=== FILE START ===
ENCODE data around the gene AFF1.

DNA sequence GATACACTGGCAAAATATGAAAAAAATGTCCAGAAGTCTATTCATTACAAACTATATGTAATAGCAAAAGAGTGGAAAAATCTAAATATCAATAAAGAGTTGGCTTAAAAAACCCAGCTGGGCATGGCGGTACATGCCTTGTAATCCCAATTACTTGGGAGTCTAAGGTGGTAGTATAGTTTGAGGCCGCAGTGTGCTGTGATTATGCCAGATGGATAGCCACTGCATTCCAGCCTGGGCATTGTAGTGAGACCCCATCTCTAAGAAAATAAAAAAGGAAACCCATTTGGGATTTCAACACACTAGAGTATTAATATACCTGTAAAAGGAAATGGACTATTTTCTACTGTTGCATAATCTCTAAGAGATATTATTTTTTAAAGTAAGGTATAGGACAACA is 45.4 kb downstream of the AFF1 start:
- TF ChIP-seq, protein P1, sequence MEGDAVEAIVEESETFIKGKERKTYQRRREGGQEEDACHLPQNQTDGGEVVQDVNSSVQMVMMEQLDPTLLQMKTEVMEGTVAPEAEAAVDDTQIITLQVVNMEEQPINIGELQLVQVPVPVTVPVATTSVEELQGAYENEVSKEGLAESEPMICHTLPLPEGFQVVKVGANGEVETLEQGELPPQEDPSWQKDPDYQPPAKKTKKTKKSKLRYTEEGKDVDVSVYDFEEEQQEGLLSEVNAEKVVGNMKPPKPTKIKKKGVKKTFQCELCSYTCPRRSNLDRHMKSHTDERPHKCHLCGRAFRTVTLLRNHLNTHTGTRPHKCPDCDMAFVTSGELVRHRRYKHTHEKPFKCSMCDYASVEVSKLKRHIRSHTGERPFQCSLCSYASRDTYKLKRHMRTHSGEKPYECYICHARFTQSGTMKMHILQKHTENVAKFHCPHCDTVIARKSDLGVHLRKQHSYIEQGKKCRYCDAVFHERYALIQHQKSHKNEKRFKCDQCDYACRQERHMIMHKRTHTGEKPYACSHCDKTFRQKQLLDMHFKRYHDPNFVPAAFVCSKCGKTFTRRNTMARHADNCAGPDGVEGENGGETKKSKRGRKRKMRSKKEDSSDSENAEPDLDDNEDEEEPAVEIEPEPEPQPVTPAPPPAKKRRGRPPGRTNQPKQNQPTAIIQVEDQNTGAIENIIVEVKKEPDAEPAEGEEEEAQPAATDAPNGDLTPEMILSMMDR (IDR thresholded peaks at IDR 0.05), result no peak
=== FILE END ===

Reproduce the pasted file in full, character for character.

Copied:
ENCODE data around the gene AFF1.

DNA sequence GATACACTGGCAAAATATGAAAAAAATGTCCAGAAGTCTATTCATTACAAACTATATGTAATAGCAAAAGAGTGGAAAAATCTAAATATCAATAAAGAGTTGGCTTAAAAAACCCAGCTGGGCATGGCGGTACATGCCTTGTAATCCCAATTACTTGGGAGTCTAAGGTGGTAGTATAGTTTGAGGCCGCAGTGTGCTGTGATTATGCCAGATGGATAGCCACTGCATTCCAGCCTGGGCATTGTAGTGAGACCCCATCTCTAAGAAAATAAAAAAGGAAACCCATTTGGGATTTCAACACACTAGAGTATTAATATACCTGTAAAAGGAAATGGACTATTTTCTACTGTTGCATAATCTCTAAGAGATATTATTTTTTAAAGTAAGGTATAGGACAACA is 45.4 kb downstream of the AFF1 start:
- TF ChIP-seq, protein P1, sequence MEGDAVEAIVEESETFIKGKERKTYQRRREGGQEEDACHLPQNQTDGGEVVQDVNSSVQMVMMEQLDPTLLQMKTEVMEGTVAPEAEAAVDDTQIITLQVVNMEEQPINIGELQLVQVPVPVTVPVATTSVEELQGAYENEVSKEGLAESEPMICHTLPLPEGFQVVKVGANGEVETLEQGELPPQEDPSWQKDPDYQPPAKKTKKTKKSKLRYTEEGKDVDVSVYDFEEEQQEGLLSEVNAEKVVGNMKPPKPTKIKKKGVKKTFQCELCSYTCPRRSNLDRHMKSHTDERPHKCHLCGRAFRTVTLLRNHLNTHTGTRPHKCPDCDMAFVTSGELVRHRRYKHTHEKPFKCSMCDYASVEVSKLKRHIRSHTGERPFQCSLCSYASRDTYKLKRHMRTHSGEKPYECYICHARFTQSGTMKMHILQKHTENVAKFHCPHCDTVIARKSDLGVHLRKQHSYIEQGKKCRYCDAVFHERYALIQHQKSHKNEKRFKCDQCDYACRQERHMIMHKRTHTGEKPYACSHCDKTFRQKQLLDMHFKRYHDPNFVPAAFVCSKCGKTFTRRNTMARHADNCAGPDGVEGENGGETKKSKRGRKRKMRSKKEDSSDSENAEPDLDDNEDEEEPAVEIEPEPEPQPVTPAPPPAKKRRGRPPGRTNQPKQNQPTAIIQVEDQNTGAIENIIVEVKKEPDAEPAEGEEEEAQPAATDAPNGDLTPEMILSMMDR (IDR thresholded peaks at IDR 0.05), result no peak